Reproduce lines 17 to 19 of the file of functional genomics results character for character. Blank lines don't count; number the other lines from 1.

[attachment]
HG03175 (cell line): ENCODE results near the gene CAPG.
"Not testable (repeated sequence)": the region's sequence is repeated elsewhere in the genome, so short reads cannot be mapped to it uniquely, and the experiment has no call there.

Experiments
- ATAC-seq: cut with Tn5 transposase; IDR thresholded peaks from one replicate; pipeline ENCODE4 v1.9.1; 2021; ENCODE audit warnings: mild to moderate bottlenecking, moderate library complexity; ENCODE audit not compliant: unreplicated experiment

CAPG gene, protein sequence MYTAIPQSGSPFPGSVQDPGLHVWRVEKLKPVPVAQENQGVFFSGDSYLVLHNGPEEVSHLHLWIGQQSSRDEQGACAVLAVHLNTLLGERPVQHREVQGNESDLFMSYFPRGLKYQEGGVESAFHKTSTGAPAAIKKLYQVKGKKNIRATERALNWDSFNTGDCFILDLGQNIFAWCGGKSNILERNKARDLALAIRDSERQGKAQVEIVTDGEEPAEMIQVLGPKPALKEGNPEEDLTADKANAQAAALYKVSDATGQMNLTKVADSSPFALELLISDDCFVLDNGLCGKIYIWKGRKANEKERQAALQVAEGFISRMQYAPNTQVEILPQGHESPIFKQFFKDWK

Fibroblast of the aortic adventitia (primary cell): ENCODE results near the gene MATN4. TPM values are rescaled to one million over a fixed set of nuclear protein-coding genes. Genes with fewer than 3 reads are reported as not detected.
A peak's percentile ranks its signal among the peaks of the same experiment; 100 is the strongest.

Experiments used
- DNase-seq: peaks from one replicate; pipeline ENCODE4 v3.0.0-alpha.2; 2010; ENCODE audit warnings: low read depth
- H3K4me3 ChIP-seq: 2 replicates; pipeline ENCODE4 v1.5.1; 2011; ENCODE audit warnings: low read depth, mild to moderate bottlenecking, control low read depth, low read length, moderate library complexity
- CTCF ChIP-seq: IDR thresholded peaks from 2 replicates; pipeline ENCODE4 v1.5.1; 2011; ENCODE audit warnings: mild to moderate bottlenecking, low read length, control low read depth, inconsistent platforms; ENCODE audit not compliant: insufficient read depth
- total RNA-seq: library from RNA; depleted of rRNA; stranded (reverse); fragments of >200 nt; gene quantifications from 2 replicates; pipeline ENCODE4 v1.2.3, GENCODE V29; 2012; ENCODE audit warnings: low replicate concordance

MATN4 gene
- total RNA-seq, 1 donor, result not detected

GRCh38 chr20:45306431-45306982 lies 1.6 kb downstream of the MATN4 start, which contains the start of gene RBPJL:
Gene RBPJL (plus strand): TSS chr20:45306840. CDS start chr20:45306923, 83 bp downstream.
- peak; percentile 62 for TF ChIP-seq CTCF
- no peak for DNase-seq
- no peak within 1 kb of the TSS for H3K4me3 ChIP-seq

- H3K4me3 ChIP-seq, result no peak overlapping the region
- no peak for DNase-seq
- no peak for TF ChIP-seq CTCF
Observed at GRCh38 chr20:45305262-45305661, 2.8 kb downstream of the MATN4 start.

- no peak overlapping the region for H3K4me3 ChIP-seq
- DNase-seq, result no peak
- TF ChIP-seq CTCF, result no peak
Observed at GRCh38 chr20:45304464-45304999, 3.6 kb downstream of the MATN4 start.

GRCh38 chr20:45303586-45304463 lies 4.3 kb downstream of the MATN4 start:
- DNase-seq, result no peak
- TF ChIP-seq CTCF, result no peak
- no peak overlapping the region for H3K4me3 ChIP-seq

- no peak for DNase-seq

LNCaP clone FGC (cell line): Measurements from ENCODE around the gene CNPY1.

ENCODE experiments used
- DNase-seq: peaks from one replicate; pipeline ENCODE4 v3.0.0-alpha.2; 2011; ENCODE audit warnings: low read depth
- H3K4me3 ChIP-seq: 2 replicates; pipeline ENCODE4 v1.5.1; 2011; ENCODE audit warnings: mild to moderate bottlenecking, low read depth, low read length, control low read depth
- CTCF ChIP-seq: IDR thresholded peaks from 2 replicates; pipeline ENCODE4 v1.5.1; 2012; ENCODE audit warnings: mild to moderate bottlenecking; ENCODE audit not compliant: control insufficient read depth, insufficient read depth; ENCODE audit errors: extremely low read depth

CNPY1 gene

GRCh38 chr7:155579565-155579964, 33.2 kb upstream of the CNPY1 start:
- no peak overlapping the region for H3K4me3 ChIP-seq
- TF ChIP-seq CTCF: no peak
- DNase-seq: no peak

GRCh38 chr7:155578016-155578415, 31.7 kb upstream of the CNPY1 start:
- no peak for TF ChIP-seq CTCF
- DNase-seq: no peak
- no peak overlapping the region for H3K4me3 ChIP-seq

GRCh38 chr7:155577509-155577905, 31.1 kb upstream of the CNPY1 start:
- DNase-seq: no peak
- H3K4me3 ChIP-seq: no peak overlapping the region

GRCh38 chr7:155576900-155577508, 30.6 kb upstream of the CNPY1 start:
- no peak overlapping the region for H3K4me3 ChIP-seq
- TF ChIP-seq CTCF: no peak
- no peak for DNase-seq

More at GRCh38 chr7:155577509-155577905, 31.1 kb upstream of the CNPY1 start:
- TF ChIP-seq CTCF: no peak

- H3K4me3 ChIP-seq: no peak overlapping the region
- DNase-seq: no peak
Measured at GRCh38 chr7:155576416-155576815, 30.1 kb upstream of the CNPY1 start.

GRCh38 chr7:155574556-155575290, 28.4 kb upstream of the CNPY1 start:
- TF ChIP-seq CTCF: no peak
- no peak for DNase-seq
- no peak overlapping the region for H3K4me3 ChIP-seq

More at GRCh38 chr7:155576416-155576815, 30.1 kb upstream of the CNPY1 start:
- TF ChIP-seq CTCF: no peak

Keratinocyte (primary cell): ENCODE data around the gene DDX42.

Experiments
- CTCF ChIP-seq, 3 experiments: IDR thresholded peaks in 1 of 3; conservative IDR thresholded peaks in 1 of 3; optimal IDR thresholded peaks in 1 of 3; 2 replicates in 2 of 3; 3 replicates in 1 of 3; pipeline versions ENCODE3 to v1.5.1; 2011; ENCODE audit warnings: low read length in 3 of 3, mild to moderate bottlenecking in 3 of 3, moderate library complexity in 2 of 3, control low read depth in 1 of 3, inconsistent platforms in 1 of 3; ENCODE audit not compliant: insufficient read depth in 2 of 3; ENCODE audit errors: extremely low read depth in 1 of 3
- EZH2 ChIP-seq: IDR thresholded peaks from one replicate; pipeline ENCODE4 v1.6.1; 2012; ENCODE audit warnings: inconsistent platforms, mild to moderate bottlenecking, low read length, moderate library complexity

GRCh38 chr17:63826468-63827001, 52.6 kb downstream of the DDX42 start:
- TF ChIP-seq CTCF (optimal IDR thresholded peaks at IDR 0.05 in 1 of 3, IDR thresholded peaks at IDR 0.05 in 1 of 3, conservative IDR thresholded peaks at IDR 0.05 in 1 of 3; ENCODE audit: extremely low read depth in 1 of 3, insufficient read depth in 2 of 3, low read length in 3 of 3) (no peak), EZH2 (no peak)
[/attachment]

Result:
- peak; percentile 62 for TF ChIP-seq CTCF
- no peak for DNase-seq
- no peak within 1 kb of the TSS for H3K4me3 ChIP-seq